Every childhood is normal to the child who lives it. For Meredith that means an enchanted seclusion that is shattered when she is deprived of her mother. Desperate and alone, Meredith must join a household with other women and their children, a sinister man who controls every facet of her existence, and a vicious bear that only she can see. As life in this world becomes increasingly strange and frightening, Meredith realizes that she must flee, even though she fears she has not learned enough to survive on her own.
Actor-producer (and former Belmont music student) Groshong and director-writer-cinematographer-editor Wedding first teamed on the 2004 thriller Blind. She's received extra attention this week at NaFF for her role in Chad Crawford Kinkle's horror film Jug Face, which earned an added second screening tonight at 6. A Measure of the Sin was co-written by Kristy Nielsen and co-stars a number of familiar local faces, including Starina Johnson and Ryan Jackson. Admission tonight is $10.
In this week's Scene, Craig D. Lindsey writes about one of the year's biggest cinematic conversation items: Rodney Ascher's unique film essay Room 237, in which five obsessive viewers of Stanley Kubrick's 1980 film version of Stephen King's The Shining spin elaborate theories about the movie's secret meaning — something people have done ever since the film's release. One says it's a parable of American Indian genocide, another a treatise on the Holocaust; still another reads it as Kubrick's veiled confession that he helped NASA fake the moon landing. In each case, Ascher returns to the text of the movie to illustrate their arguments.
The theories extend to how the perfectionist director wanted the movie to be seen — giving rise to the meme that Kubrick designed the film to overlap in striking ways if it were played backward and forward at the same time superimposed. (No word whether you're supposed to simultaneously cue up The Dark Side of the Moon.) To test the theory, The Belcourt will show "The Shining/gninihS ehT" that way in its 1925 hall this Friday and Saturday at midnight after Room 237, with Kubrick's film playing forward only next door in the 1966 auditorium.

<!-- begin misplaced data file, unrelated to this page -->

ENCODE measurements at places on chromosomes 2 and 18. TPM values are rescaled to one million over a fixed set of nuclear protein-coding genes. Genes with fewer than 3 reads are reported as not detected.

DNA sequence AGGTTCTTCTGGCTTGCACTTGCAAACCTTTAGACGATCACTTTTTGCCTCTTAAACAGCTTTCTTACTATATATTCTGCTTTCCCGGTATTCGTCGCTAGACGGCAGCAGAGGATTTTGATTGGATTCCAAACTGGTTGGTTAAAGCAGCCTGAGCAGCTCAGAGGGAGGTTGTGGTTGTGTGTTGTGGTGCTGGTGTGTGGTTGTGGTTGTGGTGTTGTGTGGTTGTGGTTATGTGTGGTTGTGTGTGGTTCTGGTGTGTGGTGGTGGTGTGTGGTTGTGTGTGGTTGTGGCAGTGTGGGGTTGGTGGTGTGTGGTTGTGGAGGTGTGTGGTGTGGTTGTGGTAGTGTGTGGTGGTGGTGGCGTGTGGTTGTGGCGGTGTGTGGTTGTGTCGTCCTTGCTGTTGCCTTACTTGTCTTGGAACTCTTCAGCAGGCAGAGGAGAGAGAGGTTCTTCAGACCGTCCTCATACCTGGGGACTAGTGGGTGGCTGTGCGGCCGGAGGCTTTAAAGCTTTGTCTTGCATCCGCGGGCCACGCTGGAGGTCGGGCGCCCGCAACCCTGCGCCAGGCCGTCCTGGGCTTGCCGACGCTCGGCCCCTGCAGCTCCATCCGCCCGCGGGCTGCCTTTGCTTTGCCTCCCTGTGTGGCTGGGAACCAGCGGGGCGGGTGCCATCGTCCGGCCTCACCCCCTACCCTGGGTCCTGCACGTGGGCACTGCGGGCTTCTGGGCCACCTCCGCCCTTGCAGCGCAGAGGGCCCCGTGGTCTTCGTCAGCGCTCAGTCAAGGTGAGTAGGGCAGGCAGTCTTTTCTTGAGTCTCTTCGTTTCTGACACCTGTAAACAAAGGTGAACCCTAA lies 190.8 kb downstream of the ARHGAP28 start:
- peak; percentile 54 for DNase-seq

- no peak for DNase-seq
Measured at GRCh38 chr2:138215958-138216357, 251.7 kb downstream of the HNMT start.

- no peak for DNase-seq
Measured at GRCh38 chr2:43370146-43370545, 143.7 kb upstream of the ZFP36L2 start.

Now, about that helicopter shadow ...
If, like me, you missed a number of the films announced in the 2013 Nashville Film Festival's awards ceremony at Greenhouse yesterday afternoon — films such as the narrative winner If You Die, I Will Kill You, the doc winner Far Out Isn't Far Enough: The Tomi Ungerer Story, the New Directors winner Nairobi Half Life, and the prize-winning music film Die Thomaner — you're in luck. As the festival concludes its 44th annual running today, leading up to tonight's closing-night gala, the NaFF has scheduled repeat screenings of award-winning films as well as demand screenings of popular titles:
1:45 pm - Nairobi Half Life (winner of the New Directors Award)
3:30 pm - Far Out Isn't Far Enough (winner of the Documentary Feature Award)
3:45 pm - Die Thomaner (winner of the Gibson Music Films/Music City Award)
4:30 pm - Award-Winning Shorts
5:00 pm - If You Die, I Will Kill You (winner of the Bridgestone Narrative Feature Award)
5:30 pm - TWO: The Story of Roman & Nyro
6:00 pm - Jug Face
6:00 pm - FOLK
6:30 pm - East Nashville Tonight (A Work in Progress)
In addition, there are second screenings of well-received films such as Musicwood (2 p.m.), Chris McDaniel's Music City, USA (2:15 p.m.), the acclaimed World War II drama In the Fog (3 p.m.) and Rhino Season (5:30 p.m.), along with tonight's closing-night feature, the romantic drama Unfinished Song (7 p.m.) with Terence Stamp and Vanessa Redgrave. Below, the NaFF's full list of prize-winning films:
Those Darlins’ Jessi "Darlin" Zazu has added two new groups of drawings to her Hunting for Heroes series. She announced that the new series, titled HOODLUMS and CROOKS, would be available on her Etsy shop earlier this morning. And while the previous collections we told you about back in January may have included infamous anti-heroes like Butch Cassidy and Jesse James, the new ones have Scarface Al Capone, Big Jim AND Little Hymie. In other words, it's a mix of obscure criminals and some of the most notorious mugshots around. I can’t wait until she starts digging into the great female outlaws — take note Ma Barker and Bonnie Parker aficionados!